• Hero Member

    @gohan no I compare 2 AA/AAA providing 3V (enough to run my nodes) with 1 LiFePO4 so from there I can compare capacity.
    But yes what's interesting is the low self discharge of LiFePO4 that allows long battery life, it seems to be the only rechargeable solution able to provide 1-2 years of battery life. Li-ion cells I have discharge in months.

    Seems no one uses them for real so I'll invest and see :)


  • Mod

    For long discharge time I think eneloops are good. For your needs keep in mind that you can use a single LiFePo4 to power a node while you would normally need 2 AA sized batteries.


  • Hero Member

    Just received LiFePO4 batteries in AA size today, with claimed capacity of 700mAh (Soshine brand).
    Bought a "Miboxer C4" charger on AliExpress to charge them and it's really great to charge and to rest capacity, so that's what I'll test first and then next week I will make one or two nodes, but it will take some time to have an idea about the self discharge :)
    With the charger I tested some other batteries and no surprise with the cheap AliExpress batteries: 1000mAh CR123 li-ion is 300mAh and 3800mAh 18650 is only...400mAh so just 1/10th of the claim.

    I also tested 18650 cells from a 2011 laptop. I charged them over 6 months ago and left them in the drawer and surprise they were still nearly full, only a few minutes needed to charge. And they can still provide 2400mAh of the claimed 2600. So probably a good li-ion battery could power a node for over a year too, with a ldo like a 3V xc6206.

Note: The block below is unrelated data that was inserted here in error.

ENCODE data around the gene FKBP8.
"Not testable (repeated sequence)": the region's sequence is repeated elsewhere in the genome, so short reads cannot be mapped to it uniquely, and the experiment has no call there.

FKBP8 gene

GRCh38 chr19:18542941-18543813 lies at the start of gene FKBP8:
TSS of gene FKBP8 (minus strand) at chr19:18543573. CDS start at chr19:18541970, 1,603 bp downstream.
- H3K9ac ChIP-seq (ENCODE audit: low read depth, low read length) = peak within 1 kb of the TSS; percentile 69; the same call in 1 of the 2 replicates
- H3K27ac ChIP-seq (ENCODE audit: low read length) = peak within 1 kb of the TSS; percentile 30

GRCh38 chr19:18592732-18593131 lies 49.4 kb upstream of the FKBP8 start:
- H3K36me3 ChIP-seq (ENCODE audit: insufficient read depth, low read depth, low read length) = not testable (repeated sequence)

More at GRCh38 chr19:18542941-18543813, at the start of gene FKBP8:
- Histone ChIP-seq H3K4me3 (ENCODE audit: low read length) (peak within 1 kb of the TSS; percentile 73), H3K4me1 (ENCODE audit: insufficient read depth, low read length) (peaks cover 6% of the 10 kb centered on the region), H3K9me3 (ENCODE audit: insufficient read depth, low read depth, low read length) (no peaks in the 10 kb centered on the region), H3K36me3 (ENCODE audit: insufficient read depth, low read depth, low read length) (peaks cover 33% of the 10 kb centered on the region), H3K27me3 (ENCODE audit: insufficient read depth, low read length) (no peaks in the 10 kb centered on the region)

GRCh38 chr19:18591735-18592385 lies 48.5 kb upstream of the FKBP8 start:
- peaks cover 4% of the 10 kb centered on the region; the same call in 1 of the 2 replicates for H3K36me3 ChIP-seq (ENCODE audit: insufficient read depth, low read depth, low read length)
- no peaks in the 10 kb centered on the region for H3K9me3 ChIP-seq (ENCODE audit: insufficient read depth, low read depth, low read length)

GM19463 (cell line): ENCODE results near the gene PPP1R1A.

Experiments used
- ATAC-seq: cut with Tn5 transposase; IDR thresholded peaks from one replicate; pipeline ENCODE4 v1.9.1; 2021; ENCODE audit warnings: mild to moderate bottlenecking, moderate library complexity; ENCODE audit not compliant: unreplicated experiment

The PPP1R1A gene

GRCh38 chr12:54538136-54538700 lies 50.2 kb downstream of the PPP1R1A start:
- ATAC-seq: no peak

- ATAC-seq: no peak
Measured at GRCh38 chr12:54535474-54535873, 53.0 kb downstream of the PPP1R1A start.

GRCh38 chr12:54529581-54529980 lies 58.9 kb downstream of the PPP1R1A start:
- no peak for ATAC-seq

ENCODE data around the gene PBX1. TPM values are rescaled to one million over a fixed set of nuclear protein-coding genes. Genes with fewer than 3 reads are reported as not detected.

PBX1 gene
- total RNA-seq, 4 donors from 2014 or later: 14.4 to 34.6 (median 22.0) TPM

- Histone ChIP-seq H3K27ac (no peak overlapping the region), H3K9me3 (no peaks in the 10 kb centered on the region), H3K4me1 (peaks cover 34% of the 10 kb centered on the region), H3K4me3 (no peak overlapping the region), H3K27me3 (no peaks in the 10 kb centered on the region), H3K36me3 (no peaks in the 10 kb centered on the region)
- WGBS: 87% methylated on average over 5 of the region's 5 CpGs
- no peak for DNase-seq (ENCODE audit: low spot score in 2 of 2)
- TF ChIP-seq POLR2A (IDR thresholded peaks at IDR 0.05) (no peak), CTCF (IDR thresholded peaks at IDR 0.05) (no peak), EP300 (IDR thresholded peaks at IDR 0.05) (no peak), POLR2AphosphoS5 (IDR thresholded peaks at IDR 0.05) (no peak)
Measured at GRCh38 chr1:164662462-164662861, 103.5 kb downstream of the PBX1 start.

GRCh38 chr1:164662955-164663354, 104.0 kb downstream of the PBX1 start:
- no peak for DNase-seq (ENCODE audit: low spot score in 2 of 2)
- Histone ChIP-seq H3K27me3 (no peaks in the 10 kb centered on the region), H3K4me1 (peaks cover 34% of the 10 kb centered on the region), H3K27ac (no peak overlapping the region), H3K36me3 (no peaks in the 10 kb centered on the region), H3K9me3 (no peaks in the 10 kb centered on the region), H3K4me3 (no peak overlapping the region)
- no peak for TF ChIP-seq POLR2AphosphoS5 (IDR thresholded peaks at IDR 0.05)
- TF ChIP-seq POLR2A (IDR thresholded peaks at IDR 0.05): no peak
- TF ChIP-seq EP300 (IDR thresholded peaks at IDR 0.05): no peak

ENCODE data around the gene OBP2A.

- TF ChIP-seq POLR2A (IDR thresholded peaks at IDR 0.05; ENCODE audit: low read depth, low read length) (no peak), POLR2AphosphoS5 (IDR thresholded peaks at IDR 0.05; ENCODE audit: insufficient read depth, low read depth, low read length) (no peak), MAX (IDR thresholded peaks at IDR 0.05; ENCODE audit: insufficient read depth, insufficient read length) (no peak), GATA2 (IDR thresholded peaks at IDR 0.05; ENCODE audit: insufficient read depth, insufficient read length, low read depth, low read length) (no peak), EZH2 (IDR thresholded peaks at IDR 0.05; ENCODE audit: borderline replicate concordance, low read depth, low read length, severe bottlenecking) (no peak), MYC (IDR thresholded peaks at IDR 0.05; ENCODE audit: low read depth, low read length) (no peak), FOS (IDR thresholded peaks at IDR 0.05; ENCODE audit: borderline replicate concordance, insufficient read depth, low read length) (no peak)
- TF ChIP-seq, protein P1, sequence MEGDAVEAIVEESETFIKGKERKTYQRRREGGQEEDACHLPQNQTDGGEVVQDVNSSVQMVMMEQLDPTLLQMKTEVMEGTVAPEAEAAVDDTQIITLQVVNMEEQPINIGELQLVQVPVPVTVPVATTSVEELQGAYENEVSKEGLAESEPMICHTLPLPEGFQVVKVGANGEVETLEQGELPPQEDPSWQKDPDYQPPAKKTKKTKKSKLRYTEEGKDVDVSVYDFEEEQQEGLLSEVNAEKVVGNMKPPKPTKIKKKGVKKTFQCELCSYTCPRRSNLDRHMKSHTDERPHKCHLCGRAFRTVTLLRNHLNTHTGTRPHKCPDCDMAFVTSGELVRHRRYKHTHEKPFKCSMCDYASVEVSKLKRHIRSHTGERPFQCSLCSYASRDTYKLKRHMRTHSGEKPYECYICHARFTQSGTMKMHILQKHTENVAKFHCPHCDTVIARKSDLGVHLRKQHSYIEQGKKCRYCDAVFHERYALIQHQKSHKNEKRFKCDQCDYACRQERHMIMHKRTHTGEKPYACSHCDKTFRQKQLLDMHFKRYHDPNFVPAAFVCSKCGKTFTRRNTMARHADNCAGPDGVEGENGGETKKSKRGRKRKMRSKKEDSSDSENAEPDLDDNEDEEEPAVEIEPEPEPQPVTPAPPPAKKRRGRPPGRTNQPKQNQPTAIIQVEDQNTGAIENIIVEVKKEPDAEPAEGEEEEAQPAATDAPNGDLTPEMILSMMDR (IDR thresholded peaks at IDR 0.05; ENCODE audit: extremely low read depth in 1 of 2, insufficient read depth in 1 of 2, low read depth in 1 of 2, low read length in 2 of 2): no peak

• Mod

    Chinese capacity and capacitance of supercaps are not to be trusted


  • Hero Member

    @gohan said in Any users of LiFePO4 batteries ?:

    Chinese capacity and capacitance of supercaps are not to be trusted

    Well I just tested the Soshine LiFePO4 and my charger measured over 600mAh when rated at 700 so I guess they are honest as it discharged at 400mAh which is quite high, and I'm not sure it went as low in voltage as it could.
    So some Chinese batteries can be trusted :)


  • Mod

    The soshine charger is junk, there are some videos about that.


  • Hero Member

    @gohan said in Any users of LiFePO4 batteries ?:

    The soshine charger is junk, there are some videos about that.

    I'm using a MiBoxer C4 which is I think not related in any way with Soshine. It gave me valid results on branded li-ion and nimh batteries and measured very poor capacity on Chinese li-ion batteries so I don't think it's cheating when measuring those batteries.
    For the Soshine charger, no idea about it but if I remember the prices seen on AliExpress it was less than 10$ added cost to have them with the batteries so for this price it's not a surprise if it's not a good product.

    I'm interested in the capacity of batteries and for that Soshine keeps it's promises.



  • @gohan said in Any users of LiFePO4 batteries ?:

    The soshine charger is junk, there are some videos about that.

    It may well be, but their LiPOs are good, really good. I have several 9V batteries powering Mega 2650 and they last for a few months (on and off). They are rated 9V 600mAh.


  • Hero Member

    I read somewhere (can't find it now) tht some LiFePO4 batteries were found to be spiked with Li-MnO2 or similar to give them better mah ratings. Plainly, that somewhat defeats the purpose of using them in the first place. Not saying that is the case here. However, if you have LiFeP04 batteries whose mah seems too good to be true.... In the end, it's such a non-obvious thing to verify, that I wouldn't be surprised if it's happening a lot, as we already know there are a lot of fake batteries out there of one kind or another.